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OK, this is a bit clichéd. We’ll say it anyway. We really do care about our clients’ businesses.
Maybe it’s because we get so entrenched in them when we’re helping them assess the case for CRM. Maybe it’s because getting to know the people in the business is the biggest part of understanding the existing systems and processes. Maybe it’s because we are so invested in their corporate objectives that we are willing them on from the sidelines every month of every year.
Does it get in the way of us delivering the product? No! It’s the whole point of delivering the product.
If your organisation is currently investigating Customer Relationship Management Systems (CRM), you may well be wondering what a CRM partner actually does and do you need one. Maybe you already have a CRM partner but you’re wondering if they are quite so emphatic about the importance of the relationship as we are.
Redspire is a Gold Microsoft Partner and over the many years that we have been working with Dynamics, we have noticed an ongoing expectation that you simply buy a CRM system, set it up and off you go.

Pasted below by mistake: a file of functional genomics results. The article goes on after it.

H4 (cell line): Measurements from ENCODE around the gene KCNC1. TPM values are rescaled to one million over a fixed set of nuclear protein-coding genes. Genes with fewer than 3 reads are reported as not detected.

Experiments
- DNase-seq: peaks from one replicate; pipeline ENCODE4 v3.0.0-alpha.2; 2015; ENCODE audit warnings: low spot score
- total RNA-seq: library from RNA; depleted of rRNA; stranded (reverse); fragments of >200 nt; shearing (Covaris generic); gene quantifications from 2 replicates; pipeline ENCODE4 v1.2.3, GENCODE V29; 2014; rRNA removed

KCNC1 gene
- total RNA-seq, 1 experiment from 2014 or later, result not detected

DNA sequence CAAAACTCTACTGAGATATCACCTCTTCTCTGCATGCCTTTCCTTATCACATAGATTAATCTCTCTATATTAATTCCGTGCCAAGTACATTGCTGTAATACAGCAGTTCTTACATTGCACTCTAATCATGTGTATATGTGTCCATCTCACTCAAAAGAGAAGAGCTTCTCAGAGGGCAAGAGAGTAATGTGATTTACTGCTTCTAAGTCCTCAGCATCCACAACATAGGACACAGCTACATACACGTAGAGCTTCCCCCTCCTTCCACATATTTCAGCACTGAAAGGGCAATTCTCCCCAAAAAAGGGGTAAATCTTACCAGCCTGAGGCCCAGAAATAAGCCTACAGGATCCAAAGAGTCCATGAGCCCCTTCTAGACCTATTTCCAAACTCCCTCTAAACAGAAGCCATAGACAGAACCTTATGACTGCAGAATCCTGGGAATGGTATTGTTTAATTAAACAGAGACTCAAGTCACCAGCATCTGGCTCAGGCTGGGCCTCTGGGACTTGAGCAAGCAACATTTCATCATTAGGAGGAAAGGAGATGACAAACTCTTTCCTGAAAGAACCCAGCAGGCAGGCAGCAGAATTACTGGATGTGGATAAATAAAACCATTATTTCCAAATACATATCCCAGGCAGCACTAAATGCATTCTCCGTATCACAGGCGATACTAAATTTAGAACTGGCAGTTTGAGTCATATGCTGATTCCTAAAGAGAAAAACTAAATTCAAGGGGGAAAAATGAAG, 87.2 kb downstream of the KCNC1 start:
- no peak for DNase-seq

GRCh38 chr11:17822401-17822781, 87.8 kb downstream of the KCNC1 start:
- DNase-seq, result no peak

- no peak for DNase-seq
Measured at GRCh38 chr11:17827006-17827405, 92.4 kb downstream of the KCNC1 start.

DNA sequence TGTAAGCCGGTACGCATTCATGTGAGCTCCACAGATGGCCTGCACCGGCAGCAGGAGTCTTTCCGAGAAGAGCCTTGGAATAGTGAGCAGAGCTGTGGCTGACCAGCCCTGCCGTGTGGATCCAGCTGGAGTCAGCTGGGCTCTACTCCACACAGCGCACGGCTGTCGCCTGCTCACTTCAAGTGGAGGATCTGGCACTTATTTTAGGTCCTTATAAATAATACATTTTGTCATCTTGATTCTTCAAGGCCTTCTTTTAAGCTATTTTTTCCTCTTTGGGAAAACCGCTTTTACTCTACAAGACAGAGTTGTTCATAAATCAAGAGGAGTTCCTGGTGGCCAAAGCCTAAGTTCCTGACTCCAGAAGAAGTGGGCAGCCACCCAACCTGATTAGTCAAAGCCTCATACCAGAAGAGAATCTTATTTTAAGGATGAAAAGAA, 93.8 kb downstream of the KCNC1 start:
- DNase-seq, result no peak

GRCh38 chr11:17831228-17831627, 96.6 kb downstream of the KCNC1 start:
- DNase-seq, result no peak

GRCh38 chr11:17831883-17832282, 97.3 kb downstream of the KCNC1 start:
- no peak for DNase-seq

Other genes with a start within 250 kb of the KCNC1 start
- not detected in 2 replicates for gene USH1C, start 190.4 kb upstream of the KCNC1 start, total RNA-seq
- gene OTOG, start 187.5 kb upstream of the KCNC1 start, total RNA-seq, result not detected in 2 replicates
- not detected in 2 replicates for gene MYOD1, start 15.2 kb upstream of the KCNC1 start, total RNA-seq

Off the shelf CRM are mass-produced, one size fits all systems. They’re really generic and don’t allow for the way your business’ product, people and processes work. Many businesses try to ‘fit’ the CRM system instead of having the system aligned to them. And many partners let them.
Dynamics 365 has made enterprise level tech available to businesses of all sizes in all sectors with less customization needed across the board. Note, we don’t say no customization needed. Even with the FastTrack, there is still a process of due diligence and knowledge sharing that has to happen.
The right choice of partner makes all the difference. When you hear stories of CRM not working for businesses, remember this. It’s not necessarily the platform that’s the problem; it’s the union of the people working on it.
So, if you’re still seeking the right partner, here are some of the qualities you should be looking for:
- Strategic– A good partner should be asking questions beyond the subject of IT.
- Collaborative – You’ll experience what level of collaboration you can expect during the system identification stage but it’s perfectly acceptable to ask your potential CRM partner for client references that will reveal their ability to stick with you.